For some time now, though, I have turned back to including some kharang in my diet. The initial decision was mainly to stay connected with my aunt back in my village. My aunt felt a great sense of joy when I asked her for some kharang supply on an annual basis. I also bought kharang from farmers along the highway in Mongar to support them.
Recently I stumbled across interesting facts and benefits of eating kharang on the Internet. First of all, kharang digests slowly as compared to rice and so you don’t feel hungry or the urge to eat again. So for someone past 40 this is good because you easily gain weight as your metabolism declines.
Kharang also releases sugar slowly into your bloodstream, thereby saving you from becoming diabetic. Of course this works only if you don’t eat in heavy amount. Then, kharang, has less calorie, which is a good news for weight watchers. It has all the minerals and vitamins and higher Vit C content. This will boost your immune system. Lastly, it has less carbohydrates (this is important because all excess carbs are turned into fats and sugar in your body).
Furthermore, I have some serious doubts on the imported rice in terms of heavy metal content and pesticides. Excessive and uncontrolled use of pesticides and insecticides by Indian farmers* is in the news and all over the Internet. You can google for them. So instead of getting slowly poisoned, I suggest that we slowly include our own safer kharang from Eastern Bhutan.
Besides the health benefits, our dependence on imported rice would decline as rice growing in the country is becoming increasingly difficult for farm labour shortage. Maybe then we will be bit closer to our national goal of food security.
The rumour of khekpa* (head hunters and kidnappers), a myth I used to hear as a child, has again surfaced and caused panic in Eastern Bhutan. This is simply ridiculous, upsetting and unacceptable. In fact, whoever spread this rumour is criminal. The Royal Bhutan Police and the Department of Law and Order should investigate this thoroughly and put them to task – whatever might have been their reasons – and reassure the public once and for all. As western-educated adults we may laugh it off as a trivial but among the illiterate rural folks and children in boarding schools, the fear is real. Authorities must step in to restore the calm and peace.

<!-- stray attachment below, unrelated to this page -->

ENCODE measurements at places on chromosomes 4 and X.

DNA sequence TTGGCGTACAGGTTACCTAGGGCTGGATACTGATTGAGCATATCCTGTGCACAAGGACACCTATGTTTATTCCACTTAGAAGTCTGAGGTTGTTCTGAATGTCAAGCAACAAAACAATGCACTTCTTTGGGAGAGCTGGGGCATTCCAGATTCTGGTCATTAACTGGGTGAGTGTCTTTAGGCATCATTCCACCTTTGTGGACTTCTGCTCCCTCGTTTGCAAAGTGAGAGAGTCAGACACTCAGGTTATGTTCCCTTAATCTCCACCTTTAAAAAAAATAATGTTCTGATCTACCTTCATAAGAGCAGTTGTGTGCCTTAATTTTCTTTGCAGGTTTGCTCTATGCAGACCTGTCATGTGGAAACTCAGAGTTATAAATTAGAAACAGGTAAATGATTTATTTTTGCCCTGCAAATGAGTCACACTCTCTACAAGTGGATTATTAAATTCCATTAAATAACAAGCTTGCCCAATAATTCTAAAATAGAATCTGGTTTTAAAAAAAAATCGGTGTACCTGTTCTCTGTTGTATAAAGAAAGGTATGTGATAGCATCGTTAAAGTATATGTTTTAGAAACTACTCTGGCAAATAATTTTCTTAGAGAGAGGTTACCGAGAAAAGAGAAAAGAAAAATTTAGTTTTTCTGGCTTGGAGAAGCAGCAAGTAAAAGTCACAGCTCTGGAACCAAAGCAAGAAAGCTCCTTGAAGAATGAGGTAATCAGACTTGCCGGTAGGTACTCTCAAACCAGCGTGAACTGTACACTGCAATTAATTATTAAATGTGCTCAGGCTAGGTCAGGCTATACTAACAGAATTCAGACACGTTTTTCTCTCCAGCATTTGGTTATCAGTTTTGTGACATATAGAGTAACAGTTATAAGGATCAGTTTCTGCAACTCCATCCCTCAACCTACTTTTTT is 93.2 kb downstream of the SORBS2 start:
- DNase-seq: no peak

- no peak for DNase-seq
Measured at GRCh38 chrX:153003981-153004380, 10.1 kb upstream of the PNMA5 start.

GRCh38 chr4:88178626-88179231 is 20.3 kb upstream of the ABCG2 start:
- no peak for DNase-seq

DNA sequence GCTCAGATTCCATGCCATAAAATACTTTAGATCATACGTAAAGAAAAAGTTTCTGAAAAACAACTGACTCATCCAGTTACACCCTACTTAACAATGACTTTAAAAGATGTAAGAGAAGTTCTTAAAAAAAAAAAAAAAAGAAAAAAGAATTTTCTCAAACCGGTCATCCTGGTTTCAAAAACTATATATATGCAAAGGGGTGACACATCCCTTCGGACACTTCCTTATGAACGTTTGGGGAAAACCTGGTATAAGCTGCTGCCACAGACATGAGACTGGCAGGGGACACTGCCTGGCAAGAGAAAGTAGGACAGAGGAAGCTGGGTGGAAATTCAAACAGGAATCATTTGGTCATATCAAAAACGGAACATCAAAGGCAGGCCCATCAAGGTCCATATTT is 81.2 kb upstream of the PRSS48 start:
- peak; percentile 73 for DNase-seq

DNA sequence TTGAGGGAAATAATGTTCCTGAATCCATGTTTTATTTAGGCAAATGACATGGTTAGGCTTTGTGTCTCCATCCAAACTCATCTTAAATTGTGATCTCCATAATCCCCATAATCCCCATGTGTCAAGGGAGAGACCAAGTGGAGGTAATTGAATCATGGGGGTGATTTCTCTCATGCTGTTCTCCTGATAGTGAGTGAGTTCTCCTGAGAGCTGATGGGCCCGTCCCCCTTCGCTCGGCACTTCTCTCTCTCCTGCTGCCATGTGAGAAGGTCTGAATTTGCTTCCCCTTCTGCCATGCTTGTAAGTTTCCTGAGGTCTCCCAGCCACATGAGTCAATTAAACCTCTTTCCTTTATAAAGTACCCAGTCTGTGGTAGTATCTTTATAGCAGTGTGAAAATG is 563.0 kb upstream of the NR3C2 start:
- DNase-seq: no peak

With the country heading for another round of parliamentary elections later this year, the air should be cleaned of such nonsensical mood. We will have enough to worry or be fearful about in the second half of the year – where among many things I expect fear will again be a tactic used to sway votes.
Our perception of fear
Besides the unfounded rumours, our response to fear is something worth looking into. Why do we panic? Why do we go frenzy and irrational when we hear something that might threaten us? The answer is not simply that we are gullible. It is biological and evolutionary.
Fear is the time-tested tool that has been used by corporations, interest groups, political parties and those in power as modes of persuasion and to control the population. This is because our over-reaction to fear is biological. Our brain is composed of three main parts – the inner core, and the oldest part, is called the reptilian core, which provides us our survival instinct. Then there is the limbic layer that controls our emotion, motivation, memory and learning. The outer core is the neocortex layer, which was the last to appear as humans evolved from reptiles to apes to homo sapiens. Neocortex guides our cognitive abilities. To put it simple, the basic functions of the three parts of our brain are to regulate our fear, desire and logic.
When we see or hear any danger, our reptilian brain kicks off and takes control of the whole brain, shutting off the limbic and the neocortex cores. What happens is that we can neither feel or reason out at that instant. It is mother nature’s way to protect us from any threats to our survival. Say you are walking in the jungle and you hear a noice, your reaction is to fearbe the worst and protect yourself. If you are doing the same forest at night, every tree becomes a ghost and every twig looks like a snake.
This discovery of how our brain reacts was however used by politicians and public relations experts to further their own benefits. Nazism was built around the fear of jews, gypsies and the foreigners. The whole American gun industry is built on the “need to protect” yourself and your family from the enemy, which paradoxically includes the State and the government too. Edward Barney, the father of public relations industry, used female emancipation to be free to sell cigarette to women, which then simply doubled the number of smokers in the US. The whole capitalistic marketing campaigns are now either based on fear or desire.
Two examples are:
“Do you know that tuberculosis kills more than HIV/AIDS? Vaccine your child today”,
“Research shows that men are more attracted to fair-skinned women. YYYYY guarantees you a super white skin in 14 days”.
These types of advertisements still rule our world. No TV commercial is based on logic or rationality.
Danger of living in fear